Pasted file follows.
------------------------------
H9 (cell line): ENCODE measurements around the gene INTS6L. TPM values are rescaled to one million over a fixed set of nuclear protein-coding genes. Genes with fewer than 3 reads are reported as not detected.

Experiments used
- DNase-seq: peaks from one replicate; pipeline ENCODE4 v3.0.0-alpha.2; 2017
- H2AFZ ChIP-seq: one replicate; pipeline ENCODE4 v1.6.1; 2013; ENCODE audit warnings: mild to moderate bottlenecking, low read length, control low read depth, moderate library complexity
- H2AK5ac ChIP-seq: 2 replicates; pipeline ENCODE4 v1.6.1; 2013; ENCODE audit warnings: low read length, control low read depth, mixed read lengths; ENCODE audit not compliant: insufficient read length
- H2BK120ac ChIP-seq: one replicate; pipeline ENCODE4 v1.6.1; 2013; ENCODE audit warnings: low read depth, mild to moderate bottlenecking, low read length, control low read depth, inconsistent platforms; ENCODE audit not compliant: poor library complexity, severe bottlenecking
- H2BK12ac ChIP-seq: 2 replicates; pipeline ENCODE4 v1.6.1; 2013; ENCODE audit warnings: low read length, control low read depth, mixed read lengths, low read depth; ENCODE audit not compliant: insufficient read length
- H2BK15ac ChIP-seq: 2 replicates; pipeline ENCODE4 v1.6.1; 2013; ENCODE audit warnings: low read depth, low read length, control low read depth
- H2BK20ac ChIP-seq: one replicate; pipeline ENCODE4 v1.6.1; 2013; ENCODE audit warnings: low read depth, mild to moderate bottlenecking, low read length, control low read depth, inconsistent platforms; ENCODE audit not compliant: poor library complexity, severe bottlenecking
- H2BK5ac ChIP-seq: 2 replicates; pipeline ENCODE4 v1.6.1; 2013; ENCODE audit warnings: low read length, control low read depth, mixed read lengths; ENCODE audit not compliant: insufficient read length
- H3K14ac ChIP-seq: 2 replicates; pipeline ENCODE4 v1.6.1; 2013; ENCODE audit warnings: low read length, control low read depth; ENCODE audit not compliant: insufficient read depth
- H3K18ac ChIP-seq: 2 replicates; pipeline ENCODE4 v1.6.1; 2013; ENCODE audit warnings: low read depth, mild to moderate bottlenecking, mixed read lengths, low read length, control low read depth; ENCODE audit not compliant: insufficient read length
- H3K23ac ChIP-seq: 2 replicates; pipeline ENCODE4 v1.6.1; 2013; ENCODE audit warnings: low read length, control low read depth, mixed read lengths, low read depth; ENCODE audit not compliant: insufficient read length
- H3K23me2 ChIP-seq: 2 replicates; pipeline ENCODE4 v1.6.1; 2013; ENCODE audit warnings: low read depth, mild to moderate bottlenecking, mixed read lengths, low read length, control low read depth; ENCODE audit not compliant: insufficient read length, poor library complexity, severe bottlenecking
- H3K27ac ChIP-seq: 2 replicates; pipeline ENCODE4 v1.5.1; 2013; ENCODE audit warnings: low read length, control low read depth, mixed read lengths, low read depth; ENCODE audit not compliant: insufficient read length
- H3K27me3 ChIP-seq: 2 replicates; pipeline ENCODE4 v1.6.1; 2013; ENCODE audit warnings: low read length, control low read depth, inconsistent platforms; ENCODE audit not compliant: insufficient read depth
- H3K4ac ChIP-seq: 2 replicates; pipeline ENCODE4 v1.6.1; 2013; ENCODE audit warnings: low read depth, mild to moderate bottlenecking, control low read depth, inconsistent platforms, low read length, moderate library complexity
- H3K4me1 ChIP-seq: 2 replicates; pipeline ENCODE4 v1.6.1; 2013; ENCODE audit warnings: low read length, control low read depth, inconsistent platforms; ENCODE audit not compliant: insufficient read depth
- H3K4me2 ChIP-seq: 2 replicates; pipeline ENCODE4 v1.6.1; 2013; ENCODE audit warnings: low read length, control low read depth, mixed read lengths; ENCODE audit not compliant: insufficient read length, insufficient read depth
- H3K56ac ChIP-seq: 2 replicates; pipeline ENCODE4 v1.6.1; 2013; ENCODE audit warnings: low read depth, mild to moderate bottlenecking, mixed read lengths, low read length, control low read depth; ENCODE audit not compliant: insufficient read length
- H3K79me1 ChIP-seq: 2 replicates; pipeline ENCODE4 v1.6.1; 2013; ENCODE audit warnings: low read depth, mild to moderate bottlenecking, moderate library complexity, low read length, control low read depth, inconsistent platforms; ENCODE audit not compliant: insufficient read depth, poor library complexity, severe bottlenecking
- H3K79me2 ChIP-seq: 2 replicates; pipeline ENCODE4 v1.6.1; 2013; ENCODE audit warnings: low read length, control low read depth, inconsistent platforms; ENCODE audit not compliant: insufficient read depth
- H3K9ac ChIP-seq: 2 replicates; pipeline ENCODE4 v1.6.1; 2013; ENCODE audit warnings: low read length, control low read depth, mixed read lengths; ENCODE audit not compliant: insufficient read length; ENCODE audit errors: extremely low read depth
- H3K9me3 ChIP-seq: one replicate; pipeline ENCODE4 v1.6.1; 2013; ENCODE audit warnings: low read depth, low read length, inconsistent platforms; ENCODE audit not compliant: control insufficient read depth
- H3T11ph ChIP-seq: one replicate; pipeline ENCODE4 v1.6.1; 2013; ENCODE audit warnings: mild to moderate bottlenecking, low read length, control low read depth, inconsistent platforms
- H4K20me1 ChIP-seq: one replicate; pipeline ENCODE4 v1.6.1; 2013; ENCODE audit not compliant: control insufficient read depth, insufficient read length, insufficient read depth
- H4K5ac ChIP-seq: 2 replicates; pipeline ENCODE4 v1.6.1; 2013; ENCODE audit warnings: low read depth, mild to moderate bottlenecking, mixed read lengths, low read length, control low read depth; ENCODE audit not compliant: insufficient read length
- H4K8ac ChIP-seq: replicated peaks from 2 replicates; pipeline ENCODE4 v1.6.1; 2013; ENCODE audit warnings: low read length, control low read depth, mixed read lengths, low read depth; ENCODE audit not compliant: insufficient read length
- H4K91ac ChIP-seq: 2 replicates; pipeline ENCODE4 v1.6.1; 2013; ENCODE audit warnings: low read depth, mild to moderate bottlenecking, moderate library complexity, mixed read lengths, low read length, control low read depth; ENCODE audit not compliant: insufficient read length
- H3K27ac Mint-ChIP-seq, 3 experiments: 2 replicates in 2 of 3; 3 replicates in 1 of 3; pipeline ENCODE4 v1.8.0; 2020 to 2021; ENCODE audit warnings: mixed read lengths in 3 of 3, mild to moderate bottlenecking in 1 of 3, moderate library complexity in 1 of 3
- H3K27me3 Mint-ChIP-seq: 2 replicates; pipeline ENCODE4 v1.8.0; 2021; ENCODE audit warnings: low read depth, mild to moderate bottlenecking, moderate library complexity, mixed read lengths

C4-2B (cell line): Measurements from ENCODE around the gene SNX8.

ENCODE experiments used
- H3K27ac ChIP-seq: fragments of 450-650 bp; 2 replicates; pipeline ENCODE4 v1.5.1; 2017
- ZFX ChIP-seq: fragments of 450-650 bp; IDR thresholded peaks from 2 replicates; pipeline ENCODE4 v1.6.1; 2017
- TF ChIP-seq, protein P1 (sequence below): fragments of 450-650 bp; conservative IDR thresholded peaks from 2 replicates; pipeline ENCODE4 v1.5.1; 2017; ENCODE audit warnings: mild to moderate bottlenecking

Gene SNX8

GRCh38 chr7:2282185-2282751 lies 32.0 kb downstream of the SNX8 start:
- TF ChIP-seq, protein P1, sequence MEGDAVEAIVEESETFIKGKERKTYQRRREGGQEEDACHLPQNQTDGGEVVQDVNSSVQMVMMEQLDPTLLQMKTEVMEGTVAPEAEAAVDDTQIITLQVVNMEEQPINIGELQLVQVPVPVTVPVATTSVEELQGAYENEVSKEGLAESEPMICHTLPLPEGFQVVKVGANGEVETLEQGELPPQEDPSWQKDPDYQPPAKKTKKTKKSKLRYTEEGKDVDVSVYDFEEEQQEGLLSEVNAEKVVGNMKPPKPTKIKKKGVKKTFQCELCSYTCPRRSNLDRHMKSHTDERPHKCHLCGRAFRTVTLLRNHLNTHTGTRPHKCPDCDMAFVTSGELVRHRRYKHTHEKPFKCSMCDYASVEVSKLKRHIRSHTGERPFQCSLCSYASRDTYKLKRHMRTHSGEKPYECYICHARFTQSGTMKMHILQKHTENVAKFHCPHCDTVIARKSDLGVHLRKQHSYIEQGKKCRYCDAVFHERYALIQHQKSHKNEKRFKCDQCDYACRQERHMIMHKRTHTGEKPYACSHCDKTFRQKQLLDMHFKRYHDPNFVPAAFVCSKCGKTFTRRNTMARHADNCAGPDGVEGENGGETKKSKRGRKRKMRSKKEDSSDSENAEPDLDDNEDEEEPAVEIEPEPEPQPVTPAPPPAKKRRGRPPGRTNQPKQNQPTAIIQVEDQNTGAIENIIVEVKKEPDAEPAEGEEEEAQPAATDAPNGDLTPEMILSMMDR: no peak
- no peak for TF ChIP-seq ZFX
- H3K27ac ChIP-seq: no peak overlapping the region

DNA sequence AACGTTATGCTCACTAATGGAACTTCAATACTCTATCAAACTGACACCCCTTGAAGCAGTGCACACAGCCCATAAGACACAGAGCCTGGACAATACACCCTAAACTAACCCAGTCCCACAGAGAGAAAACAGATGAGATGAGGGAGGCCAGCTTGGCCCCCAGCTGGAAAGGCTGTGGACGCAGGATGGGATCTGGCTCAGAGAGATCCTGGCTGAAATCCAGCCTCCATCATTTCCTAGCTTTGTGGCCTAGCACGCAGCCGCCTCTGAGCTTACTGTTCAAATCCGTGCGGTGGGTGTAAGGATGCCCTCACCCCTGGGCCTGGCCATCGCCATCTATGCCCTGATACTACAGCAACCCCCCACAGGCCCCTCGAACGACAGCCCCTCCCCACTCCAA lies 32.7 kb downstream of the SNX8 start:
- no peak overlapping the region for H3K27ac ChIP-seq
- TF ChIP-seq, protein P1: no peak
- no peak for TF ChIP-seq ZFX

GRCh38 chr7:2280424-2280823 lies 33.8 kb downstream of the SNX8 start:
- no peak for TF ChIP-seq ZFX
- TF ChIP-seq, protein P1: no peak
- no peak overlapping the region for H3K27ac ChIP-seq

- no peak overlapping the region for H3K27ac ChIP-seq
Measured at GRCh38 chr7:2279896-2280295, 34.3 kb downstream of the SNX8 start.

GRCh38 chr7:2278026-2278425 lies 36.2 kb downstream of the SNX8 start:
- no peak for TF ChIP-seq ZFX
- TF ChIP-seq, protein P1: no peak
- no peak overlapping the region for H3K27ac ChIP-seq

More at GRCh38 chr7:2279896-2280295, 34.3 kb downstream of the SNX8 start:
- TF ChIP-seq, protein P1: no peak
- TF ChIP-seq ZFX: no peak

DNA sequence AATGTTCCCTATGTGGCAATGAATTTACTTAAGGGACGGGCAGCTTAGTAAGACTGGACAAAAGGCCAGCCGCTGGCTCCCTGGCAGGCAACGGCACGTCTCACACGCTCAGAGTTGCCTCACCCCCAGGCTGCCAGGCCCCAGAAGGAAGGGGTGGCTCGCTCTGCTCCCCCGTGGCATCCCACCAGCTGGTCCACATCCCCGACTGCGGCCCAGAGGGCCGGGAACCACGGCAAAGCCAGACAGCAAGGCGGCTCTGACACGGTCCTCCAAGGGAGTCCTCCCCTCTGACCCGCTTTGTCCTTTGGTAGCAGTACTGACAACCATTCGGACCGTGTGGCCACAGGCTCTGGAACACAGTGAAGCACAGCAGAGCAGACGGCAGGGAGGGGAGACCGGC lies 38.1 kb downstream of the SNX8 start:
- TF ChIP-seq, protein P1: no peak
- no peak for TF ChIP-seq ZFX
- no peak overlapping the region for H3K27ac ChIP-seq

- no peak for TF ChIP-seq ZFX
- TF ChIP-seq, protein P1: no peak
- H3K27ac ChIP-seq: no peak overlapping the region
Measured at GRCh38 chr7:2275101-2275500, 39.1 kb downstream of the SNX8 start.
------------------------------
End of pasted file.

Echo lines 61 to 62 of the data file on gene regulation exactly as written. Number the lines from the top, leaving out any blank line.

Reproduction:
- no peak for TF ChIP-seq ZFX
- no peak overlapping the region for H3K27ac ChIP-seq